Parliament committee supports Latvian initiative to stop hate speech ({{commentsTotal}})


The Riigikogu European Union Affairs Committee (ELAK) decided to join the Latvian parliament's green card proposal that aims to keep hate speech out of audiovisual media.

ELAK chairman Kalle Palling said the committee decided to support the Latvian Saeima's green card initiative to direct the European Commission's attention to insufficient hate speech regulation in the European Union, the Riigikogu press service told BNS.

"Obstructing hate speech is a time-consuming and complicated process today, it could be a lot more effective. Every government should have the ability to quickly react to stop media content coming from another country if it undermines the country's political stability, incites violence or creates tension and fissures in society," Palling said. "This is the first time the Riigikogu joins an EU parliaments' green card initiative."

The green card initiative proposes the European Commission create a rapid response mechanism for relevant agencies of Member States to be able to react to rule-breaking and incitement of hatred and bring media services coming from outside the EU into the audiovisual media services directive's (AVMSD) scope. The idea also aims to stop unfair treatment of television broadcasts and on-demand services.

The so-called green card is an unofficial parliamentary initiative of EU Member States that calls for the European Commission's action in developing or amending legislative drafting in a given area.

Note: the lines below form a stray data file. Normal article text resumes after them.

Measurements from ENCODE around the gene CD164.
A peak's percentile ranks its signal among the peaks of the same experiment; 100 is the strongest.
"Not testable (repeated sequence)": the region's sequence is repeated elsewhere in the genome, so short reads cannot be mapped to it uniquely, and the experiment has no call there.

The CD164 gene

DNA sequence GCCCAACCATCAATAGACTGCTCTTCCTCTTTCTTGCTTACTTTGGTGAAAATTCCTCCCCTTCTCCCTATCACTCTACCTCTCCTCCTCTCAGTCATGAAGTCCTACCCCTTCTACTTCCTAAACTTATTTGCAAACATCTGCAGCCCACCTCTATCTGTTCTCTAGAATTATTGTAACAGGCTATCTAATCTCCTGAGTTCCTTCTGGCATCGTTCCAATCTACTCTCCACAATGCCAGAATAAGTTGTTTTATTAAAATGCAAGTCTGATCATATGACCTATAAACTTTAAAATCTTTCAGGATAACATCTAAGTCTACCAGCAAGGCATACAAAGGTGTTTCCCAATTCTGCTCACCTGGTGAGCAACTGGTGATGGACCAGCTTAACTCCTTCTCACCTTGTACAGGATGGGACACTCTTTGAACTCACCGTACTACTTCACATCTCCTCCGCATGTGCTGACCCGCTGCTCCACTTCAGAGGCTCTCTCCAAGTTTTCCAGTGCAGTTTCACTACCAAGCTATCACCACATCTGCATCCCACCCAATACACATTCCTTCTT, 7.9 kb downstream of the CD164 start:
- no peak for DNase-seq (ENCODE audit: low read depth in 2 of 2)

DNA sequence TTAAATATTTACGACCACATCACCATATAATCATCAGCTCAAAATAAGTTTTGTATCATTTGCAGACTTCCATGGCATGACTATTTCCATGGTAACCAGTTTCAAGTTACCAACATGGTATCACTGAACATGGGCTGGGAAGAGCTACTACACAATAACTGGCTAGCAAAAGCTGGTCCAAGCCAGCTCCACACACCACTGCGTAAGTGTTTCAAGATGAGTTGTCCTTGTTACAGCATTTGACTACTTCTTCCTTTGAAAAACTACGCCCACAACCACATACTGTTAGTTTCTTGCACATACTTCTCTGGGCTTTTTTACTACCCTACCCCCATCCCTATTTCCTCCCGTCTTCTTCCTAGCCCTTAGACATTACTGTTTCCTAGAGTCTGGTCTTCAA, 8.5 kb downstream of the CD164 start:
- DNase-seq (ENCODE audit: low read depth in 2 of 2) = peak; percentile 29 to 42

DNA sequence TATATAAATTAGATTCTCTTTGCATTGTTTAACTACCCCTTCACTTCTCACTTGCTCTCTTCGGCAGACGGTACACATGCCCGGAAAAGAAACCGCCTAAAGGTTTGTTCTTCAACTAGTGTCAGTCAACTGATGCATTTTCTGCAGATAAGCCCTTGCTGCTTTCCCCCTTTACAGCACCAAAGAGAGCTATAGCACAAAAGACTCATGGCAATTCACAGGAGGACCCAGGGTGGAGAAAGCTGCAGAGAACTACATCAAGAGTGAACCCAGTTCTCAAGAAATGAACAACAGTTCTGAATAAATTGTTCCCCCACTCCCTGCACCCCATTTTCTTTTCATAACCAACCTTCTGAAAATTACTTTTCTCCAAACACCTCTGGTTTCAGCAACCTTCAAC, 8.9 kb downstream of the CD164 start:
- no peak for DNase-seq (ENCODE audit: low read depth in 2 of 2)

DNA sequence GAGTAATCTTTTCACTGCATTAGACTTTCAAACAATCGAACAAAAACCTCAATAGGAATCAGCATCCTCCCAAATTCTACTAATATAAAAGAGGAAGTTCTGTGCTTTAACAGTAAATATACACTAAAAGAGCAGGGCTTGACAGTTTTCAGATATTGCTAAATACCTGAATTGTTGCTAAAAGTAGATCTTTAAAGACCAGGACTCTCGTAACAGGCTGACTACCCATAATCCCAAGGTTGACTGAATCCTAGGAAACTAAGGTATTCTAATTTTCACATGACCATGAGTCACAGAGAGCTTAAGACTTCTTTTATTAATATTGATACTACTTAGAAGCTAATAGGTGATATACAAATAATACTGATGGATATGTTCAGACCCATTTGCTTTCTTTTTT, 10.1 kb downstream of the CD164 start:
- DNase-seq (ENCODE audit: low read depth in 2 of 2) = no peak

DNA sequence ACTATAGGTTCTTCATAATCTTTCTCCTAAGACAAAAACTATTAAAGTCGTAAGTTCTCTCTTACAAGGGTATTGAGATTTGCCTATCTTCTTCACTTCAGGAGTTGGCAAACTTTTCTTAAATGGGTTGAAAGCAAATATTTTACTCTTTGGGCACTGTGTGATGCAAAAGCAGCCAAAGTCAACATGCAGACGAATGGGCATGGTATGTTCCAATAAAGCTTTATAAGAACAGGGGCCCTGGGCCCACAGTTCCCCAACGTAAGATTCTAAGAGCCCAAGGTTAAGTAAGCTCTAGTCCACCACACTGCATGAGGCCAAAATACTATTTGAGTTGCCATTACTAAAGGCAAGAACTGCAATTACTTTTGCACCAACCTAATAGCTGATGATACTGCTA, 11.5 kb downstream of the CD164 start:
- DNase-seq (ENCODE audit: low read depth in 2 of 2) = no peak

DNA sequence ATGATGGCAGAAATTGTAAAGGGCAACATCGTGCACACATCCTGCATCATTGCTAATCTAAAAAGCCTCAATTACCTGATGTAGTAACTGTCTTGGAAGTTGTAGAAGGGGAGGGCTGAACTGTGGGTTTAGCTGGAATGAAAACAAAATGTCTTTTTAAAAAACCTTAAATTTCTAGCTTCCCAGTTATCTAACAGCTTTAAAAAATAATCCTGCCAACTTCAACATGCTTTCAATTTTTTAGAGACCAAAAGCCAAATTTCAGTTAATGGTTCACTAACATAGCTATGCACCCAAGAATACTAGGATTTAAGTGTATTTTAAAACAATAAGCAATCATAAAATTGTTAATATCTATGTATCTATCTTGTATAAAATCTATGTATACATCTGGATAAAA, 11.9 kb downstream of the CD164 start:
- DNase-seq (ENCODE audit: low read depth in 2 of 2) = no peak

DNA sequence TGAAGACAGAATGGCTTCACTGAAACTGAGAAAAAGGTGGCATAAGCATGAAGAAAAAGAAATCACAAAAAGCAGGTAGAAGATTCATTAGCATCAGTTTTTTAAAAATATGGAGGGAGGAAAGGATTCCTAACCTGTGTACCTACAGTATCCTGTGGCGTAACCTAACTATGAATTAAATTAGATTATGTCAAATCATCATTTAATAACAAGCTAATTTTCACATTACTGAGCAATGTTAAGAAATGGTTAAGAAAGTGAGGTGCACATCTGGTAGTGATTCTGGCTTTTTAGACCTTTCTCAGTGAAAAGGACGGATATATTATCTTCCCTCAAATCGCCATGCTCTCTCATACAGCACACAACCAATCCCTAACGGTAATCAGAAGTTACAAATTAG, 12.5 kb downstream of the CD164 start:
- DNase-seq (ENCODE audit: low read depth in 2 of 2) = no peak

+{{cc.replyToName}} {{cc.body}}
No comments yet.
Logged in as {{user.alias}}. Log out
Login failed

Register user/reset password

Name needs to be fewer than 32 characters long
Comment needs to be fewer than 600 characters long

Independence Day: Estonia’s way into the future isn’t a race

There is a lack of connection between the Estonian state, and the people who live here. While it expects a lot of the state, Estonian society doesn’t seem ready to contribute, writes Viktor Trasberg.

Lotman: Security academy would be crucial Estonian identity point in Narva

In an opinion piece published by Eesti Päevaleht, Tallinn University professor Mihhail Lotman found it important to overcome the mental barrier separating Ida-Viru County from the rest of Estonia.

About us

Staff & contacts | Comments rules

Would you like to contribute an article, a feature, or an opinion piece?

Let us know: